Macron also values France’s place in key multilateral institutions such as the United Nations and World Trade Organization. He wants France to shape the international context, not merely survive it. As he put it, “We have to be aggressive on the trade agenda, to promote our own collective preferences. We don’t want to be submitted to the American or the Chinese decisions.”
Macron’s optimistic yet competitive approach to openness hints at the second pillar of his foreign approach: independence. Independence is a traditional French foreign policy virtue and a characteristic of nearly every French leader and presidential candidate since De Gaulle. Macron’s repeated “Gaullo-Mitterrandist” pledge on foreign policy is clearly meant to reassure the voters of his commitment to this sacrosanct principle. Accordingly, Macron celebrates the traditional tenets of French independence: autonomy of decision-making, the nuclear deterrent, and a certain skepticism toward American power and European deference towards Washington. In classic Gaullist terms, he warned against “those who have the habit of waiting for solutions to their problems from across the Atlantic”.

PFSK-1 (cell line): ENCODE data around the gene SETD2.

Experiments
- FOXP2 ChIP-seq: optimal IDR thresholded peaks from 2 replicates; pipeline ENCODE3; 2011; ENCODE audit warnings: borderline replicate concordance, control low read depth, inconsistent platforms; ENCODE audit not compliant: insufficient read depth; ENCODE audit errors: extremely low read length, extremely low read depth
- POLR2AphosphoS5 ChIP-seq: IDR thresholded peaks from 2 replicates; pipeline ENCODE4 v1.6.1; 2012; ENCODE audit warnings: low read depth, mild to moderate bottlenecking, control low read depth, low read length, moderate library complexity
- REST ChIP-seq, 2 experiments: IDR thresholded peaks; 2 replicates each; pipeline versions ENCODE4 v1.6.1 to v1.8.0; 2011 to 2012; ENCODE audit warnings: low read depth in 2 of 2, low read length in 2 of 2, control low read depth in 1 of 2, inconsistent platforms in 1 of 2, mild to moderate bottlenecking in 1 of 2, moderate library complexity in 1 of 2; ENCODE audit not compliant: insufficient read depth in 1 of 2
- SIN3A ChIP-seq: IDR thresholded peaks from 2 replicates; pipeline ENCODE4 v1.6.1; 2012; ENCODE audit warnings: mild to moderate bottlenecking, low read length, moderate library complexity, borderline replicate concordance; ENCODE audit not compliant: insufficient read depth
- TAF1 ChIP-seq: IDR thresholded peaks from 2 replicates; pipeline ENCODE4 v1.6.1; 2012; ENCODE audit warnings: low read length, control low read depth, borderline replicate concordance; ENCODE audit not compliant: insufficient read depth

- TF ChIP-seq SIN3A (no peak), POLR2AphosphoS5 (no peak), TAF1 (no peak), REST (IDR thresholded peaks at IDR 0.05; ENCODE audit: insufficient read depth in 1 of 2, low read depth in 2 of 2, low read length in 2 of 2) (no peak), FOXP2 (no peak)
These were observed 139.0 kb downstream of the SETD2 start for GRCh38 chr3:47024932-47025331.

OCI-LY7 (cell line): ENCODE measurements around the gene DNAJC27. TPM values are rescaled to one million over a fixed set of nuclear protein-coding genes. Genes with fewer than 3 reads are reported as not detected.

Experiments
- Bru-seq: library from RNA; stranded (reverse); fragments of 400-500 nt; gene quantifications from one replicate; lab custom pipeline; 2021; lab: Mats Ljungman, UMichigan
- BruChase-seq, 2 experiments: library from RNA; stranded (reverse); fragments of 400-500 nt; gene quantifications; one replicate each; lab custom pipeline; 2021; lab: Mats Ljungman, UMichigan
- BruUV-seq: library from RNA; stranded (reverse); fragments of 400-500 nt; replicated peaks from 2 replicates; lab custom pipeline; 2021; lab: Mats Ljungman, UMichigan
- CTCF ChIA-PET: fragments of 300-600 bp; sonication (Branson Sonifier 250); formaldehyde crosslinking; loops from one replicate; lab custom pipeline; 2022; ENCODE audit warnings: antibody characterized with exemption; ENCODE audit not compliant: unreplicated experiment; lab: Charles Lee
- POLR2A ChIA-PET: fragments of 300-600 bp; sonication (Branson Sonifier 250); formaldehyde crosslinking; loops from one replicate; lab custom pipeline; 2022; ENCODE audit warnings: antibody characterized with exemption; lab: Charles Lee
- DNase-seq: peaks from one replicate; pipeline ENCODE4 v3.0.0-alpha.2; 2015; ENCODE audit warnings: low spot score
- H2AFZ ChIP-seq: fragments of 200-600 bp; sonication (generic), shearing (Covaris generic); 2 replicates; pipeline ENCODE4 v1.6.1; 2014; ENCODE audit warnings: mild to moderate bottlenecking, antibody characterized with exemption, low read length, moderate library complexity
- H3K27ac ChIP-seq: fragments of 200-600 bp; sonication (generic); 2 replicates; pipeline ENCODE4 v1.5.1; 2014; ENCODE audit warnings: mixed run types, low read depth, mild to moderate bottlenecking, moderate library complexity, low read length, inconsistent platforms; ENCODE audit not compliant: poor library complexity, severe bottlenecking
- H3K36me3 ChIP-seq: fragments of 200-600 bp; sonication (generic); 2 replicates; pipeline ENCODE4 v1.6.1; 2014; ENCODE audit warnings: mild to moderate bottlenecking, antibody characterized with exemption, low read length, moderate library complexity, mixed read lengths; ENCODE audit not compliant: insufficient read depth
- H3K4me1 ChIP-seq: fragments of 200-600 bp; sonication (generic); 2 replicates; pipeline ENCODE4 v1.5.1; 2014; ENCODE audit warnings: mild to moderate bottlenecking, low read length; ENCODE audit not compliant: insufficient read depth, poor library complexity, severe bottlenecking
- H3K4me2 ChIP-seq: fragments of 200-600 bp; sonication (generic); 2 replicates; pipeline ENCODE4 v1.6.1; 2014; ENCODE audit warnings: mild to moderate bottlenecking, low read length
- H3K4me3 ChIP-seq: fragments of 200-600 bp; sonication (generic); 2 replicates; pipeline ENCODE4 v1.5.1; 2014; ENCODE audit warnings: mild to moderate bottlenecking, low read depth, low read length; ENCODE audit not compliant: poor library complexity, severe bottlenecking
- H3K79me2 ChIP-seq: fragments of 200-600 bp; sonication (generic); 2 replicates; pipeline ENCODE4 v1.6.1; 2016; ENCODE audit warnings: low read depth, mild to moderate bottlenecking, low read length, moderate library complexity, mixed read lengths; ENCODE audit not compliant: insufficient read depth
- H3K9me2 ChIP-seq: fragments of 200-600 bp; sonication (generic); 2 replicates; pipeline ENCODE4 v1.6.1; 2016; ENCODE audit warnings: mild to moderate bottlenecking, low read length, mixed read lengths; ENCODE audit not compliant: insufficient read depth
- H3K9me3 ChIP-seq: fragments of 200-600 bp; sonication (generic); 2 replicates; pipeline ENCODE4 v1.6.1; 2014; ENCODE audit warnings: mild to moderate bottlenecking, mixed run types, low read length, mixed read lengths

Every major candidate in the election paid homage to the idea of independence. But Macron takes a particular approach that sees French sovereign autonomy as compatible and, indeed, reliant upon cooperation with others. For him, “independence is not solitude. The isolation to which some of my opponents want to reduce France is not in our national interest.”
Far from a constraint on French independence, France’s alliances and cooperative relationships—particularly its membership of the EU—are key to maintaining French sovereignty. This is especially true for him if France aims at not only better protecting its interests, but profiting from global opportunities and retaining some influence on world events. Macron doesn’t accept that NATO is the main determinant of France’s status on the global stage. His vision of independence rests more on further integration in European defense, which he sees as key for Europe to “hold its destiny in its own hands.”